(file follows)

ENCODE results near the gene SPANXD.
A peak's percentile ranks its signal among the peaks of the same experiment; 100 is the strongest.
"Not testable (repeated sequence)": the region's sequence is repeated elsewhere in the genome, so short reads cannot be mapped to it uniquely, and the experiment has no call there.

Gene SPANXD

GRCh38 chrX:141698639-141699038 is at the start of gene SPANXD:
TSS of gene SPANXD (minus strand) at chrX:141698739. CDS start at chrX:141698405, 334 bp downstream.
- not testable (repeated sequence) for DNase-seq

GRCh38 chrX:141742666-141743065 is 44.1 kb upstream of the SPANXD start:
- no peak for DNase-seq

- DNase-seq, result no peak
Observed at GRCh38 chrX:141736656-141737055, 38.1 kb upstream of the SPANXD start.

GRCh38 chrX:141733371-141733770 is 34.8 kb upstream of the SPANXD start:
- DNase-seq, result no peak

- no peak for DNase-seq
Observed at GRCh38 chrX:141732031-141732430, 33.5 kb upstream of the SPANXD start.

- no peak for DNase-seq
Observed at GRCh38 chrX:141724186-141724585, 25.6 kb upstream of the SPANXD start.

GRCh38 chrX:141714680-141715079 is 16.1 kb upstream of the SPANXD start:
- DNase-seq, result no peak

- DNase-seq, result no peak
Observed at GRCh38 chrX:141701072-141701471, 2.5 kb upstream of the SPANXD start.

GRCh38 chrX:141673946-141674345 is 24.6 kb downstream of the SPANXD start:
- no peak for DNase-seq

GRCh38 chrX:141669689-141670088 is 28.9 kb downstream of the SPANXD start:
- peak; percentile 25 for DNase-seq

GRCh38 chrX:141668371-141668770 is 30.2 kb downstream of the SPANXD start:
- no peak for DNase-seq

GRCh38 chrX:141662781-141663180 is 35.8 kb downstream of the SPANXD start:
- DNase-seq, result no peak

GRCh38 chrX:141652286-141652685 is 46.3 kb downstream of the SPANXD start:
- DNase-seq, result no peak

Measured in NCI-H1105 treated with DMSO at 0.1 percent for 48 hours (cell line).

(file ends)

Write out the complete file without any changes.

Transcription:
ENCODE results near the gene SPANXD.
A peak's percentile ranks its signal among the peaks of the same experiment; 100 is the strongest.
"Not testable (repeated sequence)": the region's sequence is repeated elsewhere in the genome, so short reads cannot be mapped to it uniquely, and the experiment has no call there.

Gene SPANXD

GRCh38 chrX:141698639-141699038 is at the start of gene SPANXD:
TSS of gene SPANXD (minus strand) at chrX:141698739. CDS start at chrX:141698405, 334 bp downstream.
- not testable (repeated sequence) for DNase-seq

GRCh38 chrX:141742666-141743065 is 44.1 kb upstream of the SPANXD start:
- no peak for DNase-seq

- DNase-seq, result no peak
Observed at GRCh38 chrX:141736656-141737055, 38.1 kb upstream of the SPANXD start.

GRCh38 chrX:141733371-141733770 is 34.8 kb upstream of the SPANXD start:
- DNase-seq, result no peak

- no peak for DNase-seq
Observed at GRCh38 chrX:141732031-141732430, 33.5 kb upstream of the SPANXD start.

- no peak for DNase-seq
Observed at GRCh38 chrX:141724186-141724585, 25.6 kb upstream of the SPANXD start.

GRCh38 chrX:141714680-141715079 is 16.1 kb upstream of the SPANXD start:
- DNase-seq, result no peak

- DNase-seq, result no peak
Observed at GRCh38 chrX:141701072-141701471, 2.5 kb upstream of the SPANXD start.

GRCh38 chrX:141673946-141674345 is 24.6 kb downstream of the SPANXD start:
- no peak for DNase-seq

GRCh38 chrX:141669689-141670088 is 28.9 kb downstream of the SPANXD start:
- peak; percentile 25 for DNase-seq

GRCh38 chrX:141668371-141668770 is 30.2 kb downstream of the SPANXD start:
- no peak for DNase-seq

GRCh38 chrX:141662781-141663180 is 35.8 kb downstream of the SPANXD start:
- DNase-seq, result no peak

GRCh38 chrX:141652286-141652685 is 46.3 kb downstream of the SPANXD start:
- DNase-seq, result no peak

Measured in NCI-H1105 treated with DMSO at 0.1 percent for 48 hours (cell line).